Pope Pius XI, in response to the growing secularism and skepticism of Christ’s authority in the early 20th century, instituted The Feast of Christ the King in 1925 through his encyclical Quas Primas. This move mirrored the earlier establishment of the Feast of Corpus Christi during a period of diminished Eucharistic devotion. Pope Pius XI’s decision was influenced by witnessing the rise of dictatorships in Europe and observing the alluring power these earthly leaders had over Catholics. This era was marked by a declining respect for Christ and the Church, making the feast particularly pertinent.
The Feast of Christ the King was envisioned to serve multiple purposes. Firstly, it was intended to assert the Church’s right to freedom and immunity from state control. Secondly, it aimed to remind leaders and nations of their duty to honor Christ. Lastly, the feast was hoped to inspire the faithful with courage and strength, emphasizing the reign of Christ in all aspects of life.
Despite its historical context, the relevance of this feast has only grown in modern times. The contemporary issue lies in the extreme embrace of individualism, leading to a rejection of any authority beyond the self. In such a culture, the concept of Christ as a ruler is often dismissed. Additionally, there’s a reluctance to use titles like “king” or “lord” for Christ, stemming from a perception that these are remnants of oppressive systems. However, this perspective overlooks the essence of Christ’s kingship, which is founded on humility and service.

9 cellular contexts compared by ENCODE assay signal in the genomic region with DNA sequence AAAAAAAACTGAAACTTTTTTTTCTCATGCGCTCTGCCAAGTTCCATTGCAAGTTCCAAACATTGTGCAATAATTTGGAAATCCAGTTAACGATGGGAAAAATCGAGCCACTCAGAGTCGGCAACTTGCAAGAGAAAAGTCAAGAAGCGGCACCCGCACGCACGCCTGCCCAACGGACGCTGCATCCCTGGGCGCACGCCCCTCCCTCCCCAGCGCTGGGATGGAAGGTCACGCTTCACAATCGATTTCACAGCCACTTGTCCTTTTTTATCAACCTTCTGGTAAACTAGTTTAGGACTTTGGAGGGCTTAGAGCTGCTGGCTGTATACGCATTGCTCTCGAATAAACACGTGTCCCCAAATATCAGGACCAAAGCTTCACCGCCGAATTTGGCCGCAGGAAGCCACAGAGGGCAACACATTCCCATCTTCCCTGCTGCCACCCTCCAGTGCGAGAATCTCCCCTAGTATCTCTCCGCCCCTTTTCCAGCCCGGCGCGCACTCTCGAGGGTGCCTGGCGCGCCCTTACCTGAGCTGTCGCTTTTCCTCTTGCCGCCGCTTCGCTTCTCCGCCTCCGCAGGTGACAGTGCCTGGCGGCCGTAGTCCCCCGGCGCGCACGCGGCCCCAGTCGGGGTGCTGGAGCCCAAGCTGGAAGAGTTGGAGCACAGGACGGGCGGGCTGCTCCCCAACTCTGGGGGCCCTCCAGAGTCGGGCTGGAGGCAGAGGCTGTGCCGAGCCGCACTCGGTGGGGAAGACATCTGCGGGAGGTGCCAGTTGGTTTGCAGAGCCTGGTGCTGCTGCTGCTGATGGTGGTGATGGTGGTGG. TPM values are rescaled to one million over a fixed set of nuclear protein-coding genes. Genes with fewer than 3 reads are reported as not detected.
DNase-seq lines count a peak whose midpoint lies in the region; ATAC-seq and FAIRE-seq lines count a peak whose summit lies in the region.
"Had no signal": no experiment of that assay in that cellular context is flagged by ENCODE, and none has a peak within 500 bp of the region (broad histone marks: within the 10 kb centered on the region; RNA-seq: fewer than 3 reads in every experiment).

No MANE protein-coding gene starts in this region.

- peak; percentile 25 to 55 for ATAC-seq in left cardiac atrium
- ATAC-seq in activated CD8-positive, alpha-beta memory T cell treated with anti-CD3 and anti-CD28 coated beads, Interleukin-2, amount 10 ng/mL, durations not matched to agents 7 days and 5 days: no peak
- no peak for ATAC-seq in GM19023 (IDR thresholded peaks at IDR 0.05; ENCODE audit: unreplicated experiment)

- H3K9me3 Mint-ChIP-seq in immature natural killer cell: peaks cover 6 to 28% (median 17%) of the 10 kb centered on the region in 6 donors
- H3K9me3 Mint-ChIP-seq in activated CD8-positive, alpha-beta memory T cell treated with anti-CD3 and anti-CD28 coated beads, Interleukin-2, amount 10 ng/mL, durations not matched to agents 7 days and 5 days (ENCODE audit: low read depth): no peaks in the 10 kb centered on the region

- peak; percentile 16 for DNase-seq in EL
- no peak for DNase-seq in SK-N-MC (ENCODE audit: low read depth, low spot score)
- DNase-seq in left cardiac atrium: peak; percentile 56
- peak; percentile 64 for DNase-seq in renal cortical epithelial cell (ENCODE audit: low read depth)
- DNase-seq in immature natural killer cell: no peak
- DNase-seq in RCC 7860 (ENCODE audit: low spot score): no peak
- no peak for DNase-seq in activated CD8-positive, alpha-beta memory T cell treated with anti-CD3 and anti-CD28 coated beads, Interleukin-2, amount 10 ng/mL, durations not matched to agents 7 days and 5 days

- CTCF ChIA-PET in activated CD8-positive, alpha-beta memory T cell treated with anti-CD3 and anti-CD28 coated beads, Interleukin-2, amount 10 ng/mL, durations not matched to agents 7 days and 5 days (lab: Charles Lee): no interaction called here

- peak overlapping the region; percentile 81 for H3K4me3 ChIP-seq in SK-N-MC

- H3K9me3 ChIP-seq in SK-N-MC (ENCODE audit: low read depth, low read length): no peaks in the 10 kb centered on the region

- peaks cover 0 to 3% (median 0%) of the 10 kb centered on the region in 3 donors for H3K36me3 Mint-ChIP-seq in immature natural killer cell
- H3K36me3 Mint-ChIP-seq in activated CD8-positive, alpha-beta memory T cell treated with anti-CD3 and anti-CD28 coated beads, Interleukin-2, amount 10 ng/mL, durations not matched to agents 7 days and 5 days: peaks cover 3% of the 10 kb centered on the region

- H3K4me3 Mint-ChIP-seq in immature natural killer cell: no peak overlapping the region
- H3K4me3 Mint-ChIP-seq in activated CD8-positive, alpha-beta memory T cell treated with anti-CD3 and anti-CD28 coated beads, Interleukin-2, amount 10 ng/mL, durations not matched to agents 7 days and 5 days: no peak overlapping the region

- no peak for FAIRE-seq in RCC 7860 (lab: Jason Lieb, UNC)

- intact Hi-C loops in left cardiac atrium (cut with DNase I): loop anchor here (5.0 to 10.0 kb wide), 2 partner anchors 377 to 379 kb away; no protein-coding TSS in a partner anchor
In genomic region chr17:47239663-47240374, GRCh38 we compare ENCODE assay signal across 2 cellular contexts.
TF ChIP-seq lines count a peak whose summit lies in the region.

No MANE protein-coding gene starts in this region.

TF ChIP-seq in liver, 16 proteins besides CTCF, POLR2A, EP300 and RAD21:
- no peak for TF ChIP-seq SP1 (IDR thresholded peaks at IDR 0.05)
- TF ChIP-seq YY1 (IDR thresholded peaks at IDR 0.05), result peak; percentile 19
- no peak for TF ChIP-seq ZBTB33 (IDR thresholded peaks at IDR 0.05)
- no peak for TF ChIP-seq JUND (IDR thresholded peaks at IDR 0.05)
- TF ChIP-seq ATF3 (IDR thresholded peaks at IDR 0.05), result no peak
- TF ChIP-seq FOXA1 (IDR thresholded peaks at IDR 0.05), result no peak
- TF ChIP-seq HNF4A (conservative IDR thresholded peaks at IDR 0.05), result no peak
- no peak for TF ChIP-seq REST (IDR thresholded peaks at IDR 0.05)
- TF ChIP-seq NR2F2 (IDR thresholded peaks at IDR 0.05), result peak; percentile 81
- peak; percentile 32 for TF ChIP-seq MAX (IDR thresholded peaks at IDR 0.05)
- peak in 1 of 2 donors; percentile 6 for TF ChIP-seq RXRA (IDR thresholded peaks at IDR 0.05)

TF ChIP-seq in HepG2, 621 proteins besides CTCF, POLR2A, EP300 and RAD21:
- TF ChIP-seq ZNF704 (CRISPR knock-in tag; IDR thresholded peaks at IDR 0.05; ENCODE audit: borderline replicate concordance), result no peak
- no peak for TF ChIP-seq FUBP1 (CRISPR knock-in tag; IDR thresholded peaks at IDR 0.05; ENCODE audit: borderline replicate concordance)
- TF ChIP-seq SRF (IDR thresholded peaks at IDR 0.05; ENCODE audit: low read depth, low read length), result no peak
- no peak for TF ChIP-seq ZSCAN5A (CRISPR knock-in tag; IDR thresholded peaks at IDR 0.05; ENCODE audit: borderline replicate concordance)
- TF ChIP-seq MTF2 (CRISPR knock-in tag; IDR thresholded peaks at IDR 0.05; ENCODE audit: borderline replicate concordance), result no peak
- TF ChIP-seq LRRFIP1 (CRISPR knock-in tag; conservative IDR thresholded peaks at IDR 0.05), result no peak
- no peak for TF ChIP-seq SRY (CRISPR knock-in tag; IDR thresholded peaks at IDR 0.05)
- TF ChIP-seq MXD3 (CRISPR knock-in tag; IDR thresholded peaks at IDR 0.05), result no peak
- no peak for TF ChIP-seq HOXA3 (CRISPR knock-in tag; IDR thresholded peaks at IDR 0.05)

Jesus Christ, in the scriptures, contrasted his kingship with secular rulers, emphasizing service and sacrifice over domination and authority. His teachings promoted a kingdom defined by justice, mercy, love, peace, and forgiveness. Celebrating Christ as King, therefore, is not about exalting a tyrant but honoring a ruler who epitomizes self-sacrifice and enduring love, redefining the very concept of kingship.
Originally observed on the last Sunday of October, the Feast of Christ the King was moved to the final Sunday of Ordinary Time, just before Advent, after the 1969 calendar reforms. This positioning is symbolic, aligning the acknowledgment of Christ’s kingship with the anticipation of the Messiah’s arrival during Advent.
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